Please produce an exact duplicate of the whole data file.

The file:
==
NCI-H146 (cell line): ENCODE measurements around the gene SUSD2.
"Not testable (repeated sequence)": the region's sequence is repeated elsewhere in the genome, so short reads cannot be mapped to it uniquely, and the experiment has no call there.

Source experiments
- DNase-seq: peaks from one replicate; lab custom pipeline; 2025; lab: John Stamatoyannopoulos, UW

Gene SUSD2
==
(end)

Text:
NCI-H146 (cell line): ENCODE measurements around the gene SUSD2.
"Not testable (repeated sequence)": the region's sequence is repeated elsewhere in the genome, so short reads cannot be mapped to it uniquely, and the experiment has no call there.

Source experiments
- DNase-seq: peaks from one replicate; lab custom pipeline; 2025; lab: John Stamatoyannopoulos, UW

Gene SUSD2